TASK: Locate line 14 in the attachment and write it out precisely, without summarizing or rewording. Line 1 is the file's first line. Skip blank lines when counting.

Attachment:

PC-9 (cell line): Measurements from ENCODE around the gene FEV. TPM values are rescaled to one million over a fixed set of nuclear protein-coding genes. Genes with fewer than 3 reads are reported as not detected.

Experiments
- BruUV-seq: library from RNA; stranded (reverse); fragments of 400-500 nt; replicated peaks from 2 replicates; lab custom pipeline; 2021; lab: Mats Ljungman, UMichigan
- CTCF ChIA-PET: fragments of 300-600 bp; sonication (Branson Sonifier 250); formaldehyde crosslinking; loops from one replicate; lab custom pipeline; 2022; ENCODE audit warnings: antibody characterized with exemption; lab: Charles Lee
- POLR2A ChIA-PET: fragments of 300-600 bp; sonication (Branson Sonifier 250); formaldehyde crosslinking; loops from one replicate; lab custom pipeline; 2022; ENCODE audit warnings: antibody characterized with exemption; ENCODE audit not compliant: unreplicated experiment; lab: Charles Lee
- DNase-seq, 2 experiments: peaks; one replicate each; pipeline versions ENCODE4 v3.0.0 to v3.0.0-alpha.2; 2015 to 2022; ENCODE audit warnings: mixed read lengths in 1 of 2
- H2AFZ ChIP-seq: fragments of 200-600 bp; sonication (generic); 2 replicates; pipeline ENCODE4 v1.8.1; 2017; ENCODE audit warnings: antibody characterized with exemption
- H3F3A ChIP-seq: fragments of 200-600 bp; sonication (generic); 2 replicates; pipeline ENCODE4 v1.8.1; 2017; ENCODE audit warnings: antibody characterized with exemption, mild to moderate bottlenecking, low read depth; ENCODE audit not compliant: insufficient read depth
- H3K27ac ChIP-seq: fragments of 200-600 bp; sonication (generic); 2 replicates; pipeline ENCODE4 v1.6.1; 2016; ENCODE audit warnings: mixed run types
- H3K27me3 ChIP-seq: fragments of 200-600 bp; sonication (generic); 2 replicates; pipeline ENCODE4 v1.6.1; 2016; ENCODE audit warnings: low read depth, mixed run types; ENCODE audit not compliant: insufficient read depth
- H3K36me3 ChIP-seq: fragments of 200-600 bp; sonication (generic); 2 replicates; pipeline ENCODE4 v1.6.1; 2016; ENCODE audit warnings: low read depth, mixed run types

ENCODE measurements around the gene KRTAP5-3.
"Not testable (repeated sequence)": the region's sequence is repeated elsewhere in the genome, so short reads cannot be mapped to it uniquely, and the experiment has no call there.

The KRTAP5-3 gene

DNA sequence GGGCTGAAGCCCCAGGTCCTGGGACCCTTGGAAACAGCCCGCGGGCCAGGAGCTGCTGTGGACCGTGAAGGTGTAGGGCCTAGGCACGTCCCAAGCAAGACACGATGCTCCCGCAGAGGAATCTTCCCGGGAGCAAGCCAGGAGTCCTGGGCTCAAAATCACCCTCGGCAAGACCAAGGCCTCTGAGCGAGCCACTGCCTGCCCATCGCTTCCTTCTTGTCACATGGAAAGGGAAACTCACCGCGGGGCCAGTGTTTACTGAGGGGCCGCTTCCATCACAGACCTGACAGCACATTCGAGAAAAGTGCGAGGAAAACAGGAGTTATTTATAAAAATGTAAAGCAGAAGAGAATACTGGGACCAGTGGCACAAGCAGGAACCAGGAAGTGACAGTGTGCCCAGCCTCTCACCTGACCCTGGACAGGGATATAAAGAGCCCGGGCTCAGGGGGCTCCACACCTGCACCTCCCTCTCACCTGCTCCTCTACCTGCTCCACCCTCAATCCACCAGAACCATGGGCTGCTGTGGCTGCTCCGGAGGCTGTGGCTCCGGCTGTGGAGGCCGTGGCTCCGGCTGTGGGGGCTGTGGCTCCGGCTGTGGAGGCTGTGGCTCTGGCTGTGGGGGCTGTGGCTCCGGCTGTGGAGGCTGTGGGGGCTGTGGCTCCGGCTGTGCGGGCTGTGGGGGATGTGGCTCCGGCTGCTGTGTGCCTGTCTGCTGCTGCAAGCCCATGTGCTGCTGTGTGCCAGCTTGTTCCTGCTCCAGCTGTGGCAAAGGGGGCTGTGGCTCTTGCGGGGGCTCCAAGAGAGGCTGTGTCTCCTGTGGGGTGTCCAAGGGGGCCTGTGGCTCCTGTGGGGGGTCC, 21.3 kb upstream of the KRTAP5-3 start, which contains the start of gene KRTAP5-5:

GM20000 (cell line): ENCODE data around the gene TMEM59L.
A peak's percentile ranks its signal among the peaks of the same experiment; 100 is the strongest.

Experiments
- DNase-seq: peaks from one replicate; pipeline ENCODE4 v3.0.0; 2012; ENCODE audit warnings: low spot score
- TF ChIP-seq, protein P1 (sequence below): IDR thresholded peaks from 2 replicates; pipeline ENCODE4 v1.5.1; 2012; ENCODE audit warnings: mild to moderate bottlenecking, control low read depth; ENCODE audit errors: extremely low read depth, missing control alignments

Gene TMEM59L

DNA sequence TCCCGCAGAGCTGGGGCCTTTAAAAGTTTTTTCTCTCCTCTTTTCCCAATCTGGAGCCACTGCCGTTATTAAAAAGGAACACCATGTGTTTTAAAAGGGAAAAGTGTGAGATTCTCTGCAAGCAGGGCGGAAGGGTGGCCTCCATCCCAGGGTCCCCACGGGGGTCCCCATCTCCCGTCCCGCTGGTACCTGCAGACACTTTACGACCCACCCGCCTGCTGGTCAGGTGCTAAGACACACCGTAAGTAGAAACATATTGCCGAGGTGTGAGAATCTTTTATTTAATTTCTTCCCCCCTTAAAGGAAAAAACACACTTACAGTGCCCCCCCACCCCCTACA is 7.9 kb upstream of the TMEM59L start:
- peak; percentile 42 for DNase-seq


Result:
The KRTAP5-3 gene